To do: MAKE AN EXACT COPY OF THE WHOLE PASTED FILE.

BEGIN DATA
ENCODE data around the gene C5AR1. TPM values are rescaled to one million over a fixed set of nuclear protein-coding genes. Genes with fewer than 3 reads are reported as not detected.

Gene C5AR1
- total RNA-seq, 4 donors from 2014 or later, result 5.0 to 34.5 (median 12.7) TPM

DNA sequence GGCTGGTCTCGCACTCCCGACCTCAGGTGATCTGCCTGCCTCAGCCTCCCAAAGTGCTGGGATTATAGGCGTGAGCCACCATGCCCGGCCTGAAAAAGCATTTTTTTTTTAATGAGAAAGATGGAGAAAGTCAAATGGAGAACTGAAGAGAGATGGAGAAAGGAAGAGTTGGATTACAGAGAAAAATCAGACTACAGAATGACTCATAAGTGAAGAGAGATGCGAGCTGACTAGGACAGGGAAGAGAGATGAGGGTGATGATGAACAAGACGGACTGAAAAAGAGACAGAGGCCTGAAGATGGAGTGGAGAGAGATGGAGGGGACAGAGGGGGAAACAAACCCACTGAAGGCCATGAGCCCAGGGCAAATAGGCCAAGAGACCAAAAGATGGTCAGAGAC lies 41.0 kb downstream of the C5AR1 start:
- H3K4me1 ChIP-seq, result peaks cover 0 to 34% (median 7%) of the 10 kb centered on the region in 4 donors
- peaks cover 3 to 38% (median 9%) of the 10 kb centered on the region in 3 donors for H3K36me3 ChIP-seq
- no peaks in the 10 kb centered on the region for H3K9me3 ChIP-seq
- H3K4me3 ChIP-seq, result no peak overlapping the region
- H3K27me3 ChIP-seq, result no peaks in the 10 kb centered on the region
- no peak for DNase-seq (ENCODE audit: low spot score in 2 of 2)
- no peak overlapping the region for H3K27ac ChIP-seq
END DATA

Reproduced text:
ENCODE data around the gene C5AR1. TPM values are rescaled to one million over a fixed set of nuclear protein-coding genes. Genes with fewer than 3 reads are reported as not detected.

Gene C5AR1
- total RNA-seq, 4 donors from 2014 or later, result 5.0 to 34.5 (median 12.7) TPM

DNA sequence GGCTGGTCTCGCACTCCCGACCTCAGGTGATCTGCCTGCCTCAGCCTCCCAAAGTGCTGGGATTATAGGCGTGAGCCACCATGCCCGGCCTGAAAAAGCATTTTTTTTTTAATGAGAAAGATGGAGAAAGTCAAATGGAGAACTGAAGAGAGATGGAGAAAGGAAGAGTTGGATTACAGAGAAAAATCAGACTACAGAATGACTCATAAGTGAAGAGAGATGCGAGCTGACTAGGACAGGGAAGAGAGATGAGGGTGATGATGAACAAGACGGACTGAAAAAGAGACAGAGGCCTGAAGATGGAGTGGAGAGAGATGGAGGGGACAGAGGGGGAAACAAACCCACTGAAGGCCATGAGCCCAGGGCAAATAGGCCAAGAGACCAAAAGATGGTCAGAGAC lies 41.0 kb downstream of the C5AR1 start:
- H3K4me1 ChIP-seq, result peaks cover 0 to 34% (median 7%) of the 10 kb centered on the region in 4 donors
- peaks cover 3 to 38% (median 9%) of the 10 kb centered on the region in 3 donors for H3K36me3 ChIP-seq
- no peaks in the 10 kb centered on the region for H3K9me3 ChIP-seq
- H3K4me3 ChIP-seq, result no peak overlapping the region
- H3K27me3 ChIP-seq, result no peaks in the 10 kb centered on the region
- no peak for DNase-seq (ENCODE audit: low spot score in 2 of 2)
- no peak overlapping the region for H3K27ac ChIP-seq